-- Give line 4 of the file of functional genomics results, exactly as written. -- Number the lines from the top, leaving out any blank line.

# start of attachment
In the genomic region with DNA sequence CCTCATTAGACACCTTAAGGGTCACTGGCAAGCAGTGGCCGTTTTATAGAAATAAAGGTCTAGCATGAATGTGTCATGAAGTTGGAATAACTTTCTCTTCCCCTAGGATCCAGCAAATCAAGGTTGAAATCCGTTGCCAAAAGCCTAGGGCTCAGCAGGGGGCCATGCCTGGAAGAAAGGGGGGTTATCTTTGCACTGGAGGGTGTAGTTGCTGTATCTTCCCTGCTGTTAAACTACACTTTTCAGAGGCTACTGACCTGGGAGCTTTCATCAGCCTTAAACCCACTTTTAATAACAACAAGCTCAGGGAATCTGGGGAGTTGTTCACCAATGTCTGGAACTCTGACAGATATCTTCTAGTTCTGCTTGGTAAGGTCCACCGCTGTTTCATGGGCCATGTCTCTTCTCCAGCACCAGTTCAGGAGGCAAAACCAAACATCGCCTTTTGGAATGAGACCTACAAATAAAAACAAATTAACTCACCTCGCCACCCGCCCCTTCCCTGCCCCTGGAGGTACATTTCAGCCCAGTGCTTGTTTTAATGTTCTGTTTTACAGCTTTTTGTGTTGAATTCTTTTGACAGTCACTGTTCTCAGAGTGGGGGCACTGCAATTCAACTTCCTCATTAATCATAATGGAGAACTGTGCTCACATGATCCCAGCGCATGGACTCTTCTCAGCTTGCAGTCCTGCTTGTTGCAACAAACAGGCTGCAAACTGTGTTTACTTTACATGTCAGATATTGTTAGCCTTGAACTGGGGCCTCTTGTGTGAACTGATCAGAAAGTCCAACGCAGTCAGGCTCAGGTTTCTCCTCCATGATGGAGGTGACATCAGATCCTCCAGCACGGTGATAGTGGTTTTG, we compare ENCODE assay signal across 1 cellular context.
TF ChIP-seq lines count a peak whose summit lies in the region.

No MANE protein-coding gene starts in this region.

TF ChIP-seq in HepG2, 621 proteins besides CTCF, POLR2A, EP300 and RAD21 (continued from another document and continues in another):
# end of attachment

TF ChIP-seq in HepG2, 621 proteins besides CTCF, POLR2A, EP300 and RAD21 (continued from another document and continues in another):